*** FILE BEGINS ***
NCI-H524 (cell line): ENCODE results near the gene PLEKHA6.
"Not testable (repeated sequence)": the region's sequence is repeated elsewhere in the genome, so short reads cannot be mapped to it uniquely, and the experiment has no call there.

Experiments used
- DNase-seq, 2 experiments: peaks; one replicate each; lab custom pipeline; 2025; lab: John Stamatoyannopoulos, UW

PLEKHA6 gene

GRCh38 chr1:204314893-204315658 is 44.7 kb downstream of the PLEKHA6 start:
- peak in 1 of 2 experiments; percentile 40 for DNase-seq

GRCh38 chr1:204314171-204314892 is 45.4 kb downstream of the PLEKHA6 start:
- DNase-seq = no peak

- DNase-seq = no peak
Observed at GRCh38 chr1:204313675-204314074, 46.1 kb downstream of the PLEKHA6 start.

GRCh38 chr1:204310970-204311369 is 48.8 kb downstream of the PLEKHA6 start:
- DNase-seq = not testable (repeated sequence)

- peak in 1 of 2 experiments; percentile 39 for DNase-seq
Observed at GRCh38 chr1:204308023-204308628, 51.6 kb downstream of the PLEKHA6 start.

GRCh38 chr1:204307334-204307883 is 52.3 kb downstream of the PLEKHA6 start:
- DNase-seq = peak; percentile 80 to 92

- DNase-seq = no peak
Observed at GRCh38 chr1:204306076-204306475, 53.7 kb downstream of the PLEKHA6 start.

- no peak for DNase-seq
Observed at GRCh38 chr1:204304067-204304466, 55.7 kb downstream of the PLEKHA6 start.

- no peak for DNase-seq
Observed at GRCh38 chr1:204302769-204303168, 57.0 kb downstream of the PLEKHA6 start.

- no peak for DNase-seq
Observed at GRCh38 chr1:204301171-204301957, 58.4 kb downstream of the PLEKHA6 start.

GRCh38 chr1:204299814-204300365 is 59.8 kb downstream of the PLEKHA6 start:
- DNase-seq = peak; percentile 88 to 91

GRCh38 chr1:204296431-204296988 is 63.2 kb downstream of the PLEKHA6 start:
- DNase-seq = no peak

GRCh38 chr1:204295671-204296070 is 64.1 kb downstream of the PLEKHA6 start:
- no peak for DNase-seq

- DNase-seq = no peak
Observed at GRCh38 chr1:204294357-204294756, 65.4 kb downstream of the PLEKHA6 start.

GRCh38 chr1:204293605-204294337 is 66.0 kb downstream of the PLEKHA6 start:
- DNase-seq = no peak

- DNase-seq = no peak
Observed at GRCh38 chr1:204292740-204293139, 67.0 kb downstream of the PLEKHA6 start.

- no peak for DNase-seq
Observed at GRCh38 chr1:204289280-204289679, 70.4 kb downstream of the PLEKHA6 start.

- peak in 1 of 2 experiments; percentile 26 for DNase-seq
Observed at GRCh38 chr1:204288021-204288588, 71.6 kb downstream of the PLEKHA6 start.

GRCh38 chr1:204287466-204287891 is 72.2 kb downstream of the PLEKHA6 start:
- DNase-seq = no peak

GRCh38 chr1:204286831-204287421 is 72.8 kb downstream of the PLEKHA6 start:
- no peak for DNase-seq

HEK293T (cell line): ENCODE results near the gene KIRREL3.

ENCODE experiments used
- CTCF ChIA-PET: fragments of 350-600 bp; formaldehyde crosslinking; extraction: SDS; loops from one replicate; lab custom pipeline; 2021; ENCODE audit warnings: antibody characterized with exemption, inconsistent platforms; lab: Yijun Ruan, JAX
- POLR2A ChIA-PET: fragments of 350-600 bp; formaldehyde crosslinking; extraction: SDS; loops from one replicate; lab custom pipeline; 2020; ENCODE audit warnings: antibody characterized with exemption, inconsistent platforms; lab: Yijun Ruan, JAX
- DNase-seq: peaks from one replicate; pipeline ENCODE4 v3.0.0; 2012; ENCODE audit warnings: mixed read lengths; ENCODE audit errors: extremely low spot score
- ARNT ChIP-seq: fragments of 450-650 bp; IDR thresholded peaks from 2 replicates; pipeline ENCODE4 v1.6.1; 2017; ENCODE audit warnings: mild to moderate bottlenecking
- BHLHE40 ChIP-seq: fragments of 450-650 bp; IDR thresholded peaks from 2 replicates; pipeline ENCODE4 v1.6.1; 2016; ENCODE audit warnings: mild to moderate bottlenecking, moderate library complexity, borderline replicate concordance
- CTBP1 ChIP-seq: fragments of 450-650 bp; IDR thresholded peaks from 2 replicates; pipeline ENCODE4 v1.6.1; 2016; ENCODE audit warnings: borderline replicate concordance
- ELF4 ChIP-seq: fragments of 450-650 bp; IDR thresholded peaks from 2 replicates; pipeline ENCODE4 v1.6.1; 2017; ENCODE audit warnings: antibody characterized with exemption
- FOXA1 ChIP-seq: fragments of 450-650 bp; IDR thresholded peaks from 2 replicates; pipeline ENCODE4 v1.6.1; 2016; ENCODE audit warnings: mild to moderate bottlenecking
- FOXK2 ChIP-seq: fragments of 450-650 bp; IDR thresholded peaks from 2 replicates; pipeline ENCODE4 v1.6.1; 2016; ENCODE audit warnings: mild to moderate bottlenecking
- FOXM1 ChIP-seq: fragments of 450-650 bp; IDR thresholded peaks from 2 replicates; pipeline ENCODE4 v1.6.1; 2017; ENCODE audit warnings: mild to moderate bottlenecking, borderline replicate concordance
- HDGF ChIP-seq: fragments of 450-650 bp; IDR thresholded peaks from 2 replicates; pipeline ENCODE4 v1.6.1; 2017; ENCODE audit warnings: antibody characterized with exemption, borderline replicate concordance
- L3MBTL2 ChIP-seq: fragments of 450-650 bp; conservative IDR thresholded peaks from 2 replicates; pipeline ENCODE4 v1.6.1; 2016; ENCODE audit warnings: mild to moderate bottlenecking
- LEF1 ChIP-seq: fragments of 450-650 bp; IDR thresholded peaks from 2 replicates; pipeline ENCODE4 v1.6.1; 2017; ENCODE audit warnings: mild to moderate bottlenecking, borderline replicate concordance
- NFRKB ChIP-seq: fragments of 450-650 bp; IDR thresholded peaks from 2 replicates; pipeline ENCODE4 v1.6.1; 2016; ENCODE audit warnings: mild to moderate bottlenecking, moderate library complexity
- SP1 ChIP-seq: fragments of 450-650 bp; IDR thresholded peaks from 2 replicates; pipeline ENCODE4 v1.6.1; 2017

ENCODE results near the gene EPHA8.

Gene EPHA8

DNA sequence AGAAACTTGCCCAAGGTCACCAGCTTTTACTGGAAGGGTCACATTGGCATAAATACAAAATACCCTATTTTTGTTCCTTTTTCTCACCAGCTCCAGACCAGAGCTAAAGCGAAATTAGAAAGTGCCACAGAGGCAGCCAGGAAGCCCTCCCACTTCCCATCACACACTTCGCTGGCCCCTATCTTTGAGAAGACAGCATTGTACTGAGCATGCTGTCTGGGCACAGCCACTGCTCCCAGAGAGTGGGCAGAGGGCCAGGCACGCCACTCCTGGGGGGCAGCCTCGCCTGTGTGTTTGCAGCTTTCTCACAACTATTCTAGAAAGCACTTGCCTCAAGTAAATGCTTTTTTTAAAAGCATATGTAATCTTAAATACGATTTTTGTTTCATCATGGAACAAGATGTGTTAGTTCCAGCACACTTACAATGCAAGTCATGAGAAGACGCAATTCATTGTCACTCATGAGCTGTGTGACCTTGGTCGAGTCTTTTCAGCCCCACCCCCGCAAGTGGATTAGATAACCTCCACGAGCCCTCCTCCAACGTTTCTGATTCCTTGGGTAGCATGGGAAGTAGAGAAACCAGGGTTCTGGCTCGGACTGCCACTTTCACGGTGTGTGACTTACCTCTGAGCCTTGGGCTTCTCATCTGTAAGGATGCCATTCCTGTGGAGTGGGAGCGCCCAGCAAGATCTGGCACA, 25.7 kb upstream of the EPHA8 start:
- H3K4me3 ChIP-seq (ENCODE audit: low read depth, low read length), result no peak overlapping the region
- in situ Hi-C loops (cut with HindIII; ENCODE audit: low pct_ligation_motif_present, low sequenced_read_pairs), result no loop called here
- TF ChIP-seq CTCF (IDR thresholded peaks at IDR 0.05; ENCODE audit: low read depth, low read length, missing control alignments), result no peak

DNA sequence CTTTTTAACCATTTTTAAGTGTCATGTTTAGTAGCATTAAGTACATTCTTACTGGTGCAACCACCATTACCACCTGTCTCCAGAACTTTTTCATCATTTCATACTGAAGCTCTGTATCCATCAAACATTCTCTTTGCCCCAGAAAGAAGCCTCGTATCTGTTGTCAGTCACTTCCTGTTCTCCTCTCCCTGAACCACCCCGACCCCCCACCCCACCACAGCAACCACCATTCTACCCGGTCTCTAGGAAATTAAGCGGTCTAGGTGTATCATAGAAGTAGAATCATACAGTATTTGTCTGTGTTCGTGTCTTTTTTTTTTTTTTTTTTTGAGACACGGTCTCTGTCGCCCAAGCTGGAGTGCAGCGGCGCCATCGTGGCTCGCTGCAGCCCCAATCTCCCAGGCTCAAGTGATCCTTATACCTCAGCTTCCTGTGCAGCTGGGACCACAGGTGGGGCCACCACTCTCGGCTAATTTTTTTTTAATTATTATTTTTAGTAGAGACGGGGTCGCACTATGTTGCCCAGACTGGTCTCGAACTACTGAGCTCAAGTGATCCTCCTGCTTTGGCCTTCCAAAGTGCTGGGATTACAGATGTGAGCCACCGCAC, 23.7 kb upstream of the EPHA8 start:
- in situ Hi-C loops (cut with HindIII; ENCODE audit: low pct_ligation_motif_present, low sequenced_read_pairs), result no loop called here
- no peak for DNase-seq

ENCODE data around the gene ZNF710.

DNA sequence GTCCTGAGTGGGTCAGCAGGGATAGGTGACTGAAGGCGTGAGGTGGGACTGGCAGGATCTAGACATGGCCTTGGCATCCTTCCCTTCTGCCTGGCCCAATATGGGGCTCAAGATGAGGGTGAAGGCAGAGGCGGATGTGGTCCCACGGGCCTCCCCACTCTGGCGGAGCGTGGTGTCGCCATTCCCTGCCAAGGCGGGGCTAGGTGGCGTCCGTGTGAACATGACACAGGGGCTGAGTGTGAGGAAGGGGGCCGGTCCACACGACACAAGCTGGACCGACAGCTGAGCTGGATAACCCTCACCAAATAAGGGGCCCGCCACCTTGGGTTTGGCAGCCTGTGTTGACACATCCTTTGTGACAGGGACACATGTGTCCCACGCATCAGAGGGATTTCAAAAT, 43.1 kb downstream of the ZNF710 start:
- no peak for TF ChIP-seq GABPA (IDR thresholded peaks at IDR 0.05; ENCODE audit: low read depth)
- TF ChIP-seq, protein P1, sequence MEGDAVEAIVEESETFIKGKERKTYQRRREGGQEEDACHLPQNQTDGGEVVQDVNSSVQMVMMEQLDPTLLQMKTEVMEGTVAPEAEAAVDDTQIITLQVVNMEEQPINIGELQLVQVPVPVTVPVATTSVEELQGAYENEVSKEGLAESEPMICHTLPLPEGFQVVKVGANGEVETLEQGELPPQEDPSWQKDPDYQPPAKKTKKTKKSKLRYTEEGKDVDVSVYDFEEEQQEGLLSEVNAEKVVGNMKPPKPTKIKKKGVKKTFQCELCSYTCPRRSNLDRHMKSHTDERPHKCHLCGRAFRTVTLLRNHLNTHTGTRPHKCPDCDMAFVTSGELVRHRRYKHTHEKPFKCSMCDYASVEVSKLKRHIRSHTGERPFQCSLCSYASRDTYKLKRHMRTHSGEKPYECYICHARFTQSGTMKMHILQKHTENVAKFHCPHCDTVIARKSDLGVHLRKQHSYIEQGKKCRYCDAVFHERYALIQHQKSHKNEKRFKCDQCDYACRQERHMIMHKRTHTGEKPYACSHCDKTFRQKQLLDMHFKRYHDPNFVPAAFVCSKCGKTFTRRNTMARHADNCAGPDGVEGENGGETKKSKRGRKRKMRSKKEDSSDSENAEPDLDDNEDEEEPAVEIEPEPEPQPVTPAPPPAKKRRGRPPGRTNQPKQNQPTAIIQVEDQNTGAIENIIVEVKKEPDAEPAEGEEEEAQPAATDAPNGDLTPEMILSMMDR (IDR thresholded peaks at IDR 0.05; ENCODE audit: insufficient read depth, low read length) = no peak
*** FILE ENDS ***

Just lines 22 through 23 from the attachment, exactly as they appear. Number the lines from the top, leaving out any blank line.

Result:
- no peak for DNase-seq
Observed at GRCh38 chr1:204302769-204303168, 57.0 kb downstream of the PLEKHA6 start.